No matter which type of diet – home made, raw or processed – is chosen, it must meet at least five requirements, as defined by Dr. Shawn Messonnier in his book titled Natural Health Bible for Dogs and Cats :
- The diet must contain the proper amount and balance of essential nutrients required by your fur kids;
- The ingredients must be of high nutritional quality so that your fur kids can effectively digest, absorb, and utilize the dietary nutrients;
- The diet should be palatable so that your fur kids will eat it;
- The diet should contain minimal to no fillers such as animal or plant by-products, or if by-products are present, as in the case of some prescription-type diets for sick pets, the diet should contain the least amount of by-products;
- The diet should contain no artificial colors, flavors, chemical preservatives, or additives, when possible.
In the end, we therefore recommend that no matter which type of diet you choose to feed your fur kids, it should meet the above requirements.
What are my options?
In order to appreciate the difference between our offerings and the other options (McCan or McKibble) available to you, it’s important to learn to read the label and understand the differences behind the ingredients listed in these offerings.
There will always be some individual dogs who cannot tolerate some raw foods. In our humble opinion, it’s sheer stupidity to persist in feeding raw foods to raw-intolerant dogs, even in the face of physical evidence that the dog is not thriving, and may even be declining in health, simply because one feels that “raw is best for all dogs.” Don’t let the Emperor’s tailor convince you otherwise!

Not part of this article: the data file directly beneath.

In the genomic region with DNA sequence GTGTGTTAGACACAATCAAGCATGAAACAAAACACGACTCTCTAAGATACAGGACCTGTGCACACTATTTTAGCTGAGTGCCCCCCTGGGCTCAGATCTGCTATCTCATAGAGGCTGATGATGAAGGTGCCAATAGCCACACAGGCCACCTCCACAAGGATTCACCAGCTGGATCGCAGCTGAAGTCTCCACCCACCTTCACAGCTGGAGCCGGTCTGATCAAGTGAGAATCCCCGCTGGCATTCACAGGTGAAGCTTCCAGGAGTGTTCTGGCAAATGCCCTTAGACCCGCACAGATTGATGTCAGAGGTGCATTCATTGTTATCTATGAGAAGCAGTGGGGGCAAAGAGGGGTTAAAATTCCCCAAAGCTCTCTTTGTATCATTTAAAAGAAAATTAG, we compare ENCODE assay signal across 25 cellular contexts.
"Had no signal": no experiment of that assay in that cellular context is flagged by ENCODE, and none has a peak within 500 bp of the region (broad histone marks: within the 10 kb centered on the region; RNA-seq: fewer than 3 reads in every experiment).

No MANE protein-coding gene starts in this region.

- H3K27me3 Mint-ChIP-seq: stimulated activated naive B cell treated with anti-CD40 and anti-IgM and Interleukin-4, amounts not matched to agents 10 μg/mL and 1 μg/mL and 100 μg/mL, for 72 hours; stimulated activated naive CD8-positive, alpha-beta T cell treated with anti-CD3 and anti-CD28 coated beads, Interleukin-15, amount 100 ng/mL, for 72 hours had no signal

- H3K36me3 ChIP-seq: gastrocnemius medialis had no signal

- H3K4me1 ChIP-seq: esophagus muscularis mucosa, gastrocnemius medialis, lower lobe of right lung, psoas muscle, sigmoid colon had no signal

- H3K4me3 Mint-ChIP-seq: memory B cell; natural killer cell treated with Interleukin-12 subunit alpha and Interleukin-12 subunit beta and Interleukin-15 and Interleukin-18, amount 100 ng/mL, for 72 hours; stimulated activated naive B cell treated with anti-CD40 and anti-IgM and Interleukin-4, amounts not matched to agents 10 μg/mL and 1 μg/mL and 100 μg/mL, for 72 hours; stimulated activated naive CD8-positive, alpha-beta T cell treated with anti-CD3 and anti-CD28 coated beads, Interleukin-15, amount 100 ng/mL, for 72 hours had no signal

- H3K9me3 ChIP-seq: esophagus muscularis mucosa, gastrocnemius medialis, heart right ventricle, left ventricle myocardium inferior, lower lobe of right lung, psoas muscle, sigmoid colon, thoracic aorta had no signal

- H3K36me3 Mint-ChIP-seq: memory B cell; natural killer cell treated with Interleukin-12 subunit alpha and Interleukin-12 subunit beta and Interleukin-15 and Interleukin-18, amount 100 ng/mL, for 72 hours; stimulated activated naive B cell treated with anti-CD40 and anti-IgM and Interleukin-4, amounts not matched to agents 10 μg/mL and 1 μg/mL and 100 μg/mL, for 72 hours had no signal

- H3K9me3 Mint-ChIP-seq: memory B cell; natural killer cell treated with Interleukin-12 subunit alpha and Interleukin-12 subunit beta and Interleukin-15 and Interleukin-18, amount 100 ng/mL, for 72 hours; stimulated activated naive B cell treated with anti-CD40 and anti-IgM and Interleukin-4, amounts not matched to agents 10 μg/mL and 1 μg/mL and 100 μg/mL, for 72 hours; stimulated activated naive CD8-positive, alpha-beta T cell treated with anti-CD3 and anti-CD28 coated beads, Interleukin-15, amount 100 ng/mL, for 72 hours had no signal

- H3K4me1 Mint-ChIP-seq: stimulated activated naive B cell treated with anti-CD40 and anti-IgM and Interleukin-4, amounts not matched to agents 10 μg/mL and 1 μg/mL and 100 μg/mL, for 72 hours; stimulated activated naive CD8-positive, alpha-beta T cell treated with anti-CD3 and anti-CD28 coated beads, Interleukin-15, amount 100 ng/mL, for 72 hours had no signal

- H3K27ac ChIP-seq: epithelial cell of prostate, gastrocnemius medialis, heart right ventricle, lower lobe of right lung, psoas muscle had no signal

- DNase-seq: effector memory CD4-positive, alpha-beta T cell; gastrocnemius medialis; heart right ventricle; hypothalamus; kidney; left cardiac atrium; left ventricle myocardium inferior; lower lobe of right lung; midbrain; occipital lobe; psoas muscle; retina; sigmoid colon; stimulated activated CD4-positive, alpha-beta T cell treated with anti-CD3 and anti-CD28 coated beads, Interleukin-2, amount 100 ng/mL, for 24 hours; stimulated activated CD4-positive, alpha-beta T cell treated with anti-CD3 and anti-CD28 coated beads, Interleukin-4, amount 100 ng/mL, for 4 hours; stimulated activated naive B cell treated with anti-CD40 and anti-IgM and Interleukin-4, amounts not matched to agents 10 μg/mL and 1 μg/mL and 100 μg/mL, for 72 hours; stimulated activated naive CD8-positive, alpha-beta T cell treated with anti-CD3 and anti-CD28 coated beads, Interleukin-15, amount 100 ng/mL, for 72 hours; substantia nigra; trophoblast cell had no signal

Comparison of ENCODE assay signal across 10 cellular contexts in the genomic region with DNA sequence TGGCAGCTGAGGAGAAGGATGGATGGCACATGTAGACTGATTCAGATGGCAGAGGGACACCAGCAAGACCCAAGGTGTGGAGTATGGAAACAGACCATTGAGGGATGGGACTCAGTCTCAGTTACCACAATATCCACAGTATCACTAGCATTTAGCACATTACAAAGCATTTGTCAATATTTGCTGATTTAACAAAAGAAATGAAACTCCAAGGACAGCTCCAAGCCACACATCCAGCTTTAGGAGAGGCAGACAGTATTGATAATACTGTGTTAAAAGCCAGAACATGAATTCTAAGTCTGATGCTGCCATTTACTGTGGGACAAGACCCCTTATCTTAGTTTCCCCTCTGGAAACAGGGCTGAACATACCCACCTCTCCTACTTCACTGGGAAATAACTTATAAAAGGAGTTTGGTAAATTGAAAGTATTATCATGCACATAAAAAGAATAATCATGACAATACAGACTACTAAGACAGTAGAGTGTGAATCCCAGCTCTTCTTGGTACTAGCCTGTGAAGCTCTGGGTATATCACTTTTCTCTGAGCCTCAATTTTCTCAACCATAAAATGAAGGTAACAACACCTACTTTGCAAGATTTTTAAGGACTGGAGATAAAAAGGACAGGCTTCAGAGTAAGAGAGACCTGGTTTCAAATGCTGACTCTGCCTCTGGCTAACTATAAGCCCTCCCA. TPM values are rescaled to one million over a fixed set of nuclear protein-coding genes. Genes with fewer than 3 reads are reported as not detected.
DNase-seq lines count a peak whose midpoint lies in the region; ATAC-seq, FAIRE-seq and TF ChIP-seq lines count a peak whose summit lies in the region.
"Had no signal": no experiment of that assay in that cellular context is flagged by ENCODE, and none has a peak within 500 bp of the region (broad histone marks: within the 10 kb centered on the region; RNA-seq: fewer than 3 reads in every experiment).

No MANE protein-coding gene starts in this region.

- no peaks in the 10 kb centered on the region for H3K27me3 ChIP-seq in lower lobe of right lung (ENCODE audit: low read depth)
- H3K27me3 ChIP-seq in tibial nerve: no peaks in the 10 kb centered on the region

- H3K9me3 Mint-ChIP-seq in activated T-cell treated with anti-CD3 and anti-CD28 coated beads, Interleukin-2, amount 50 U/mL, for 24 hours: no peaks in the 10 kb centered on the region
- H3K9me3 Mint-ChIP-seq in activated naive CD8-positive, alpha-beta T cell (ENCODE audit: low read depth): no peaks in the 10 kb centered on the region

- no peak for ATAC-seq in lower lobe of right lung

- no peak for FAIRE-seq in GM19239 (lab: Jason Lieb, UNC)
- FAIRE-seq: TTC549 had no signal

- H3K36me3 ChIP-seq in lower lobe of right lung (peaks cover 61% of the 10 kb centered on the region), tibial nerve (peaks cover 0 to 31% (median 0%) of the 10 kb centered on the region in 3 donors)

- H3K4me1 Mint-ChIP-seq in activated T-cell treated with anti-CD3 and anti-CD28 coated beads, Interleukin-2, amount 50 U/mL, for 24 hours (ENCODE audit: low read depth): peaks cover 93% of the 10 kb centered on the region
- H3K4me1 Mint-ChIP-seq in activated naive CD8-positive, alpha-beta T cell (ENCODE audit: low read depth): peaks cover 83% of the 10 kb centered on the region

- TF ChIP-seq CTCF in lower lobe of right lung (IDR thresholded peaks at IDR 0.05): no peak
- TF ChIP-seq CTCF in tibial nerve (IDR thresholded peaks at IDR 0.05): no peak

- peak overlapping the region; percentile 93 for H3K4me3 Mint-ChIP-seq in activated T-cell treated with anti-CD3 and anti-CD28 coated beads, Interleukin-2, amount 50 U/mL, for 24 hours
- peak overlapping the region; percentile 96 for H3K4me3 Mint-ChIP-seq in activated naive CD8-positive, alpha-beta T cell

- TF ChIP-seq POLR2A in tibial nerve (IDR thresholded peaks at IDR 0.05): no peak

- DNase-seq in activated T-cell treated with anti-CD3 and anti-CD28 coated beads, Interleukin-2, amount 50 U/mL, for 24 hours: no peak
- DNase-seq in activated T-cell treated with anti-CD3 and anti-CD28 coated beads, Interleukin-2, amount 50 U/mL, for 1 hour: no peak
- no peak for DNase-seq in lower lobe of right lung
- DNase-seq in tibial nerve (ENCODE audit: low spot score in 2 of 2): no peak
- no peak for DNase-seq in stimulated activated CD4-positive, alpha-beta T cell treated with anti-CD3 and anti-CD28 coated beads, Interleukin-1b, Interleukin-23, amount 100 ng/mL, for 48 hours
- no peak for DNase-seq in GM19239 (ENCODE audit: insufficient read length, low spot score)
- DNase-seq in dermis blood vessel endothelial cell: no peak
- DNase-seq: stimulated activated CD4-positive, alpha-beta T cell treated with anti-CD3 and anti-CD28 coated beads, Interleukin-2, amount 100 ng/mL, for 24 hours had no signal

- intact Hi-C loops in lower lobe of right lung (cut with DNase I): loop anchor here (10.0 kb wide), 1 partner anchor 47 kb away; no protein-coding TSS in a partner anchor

In taking on this gargantuan challenge – learning, assimilating, documenting and educating our potential pet parents and guardians on raw feeding, we spent much time reviewing scientific papers, reading books, internet and social sites related to the issues of canine and feline nutrition and how a raw, home cooked or commercial diets might affect your pets health. We also draw from many leading specialists and thought leaders, such as Dr Jean Dodds, Dr Judy Morgan, Dr Karen Becker, Dr Ron Hines, Dr Richard Pitcairn, Dr Shawn Messonnier, Dr Nick Thompson, Dr Bruce Syme, Dr Vicky Payne, and of course, Dr Billinghurst, Dr Lonsdale, and many others, sources such as the WALTHAM Centre for Pet Nutrition (Website) (Owned by Mars), in order to provide you with as much evidence-based conclusions – not conclusions based on our intuition or self-interest. We have included as many possible and relevant up-to-date references for your perusal.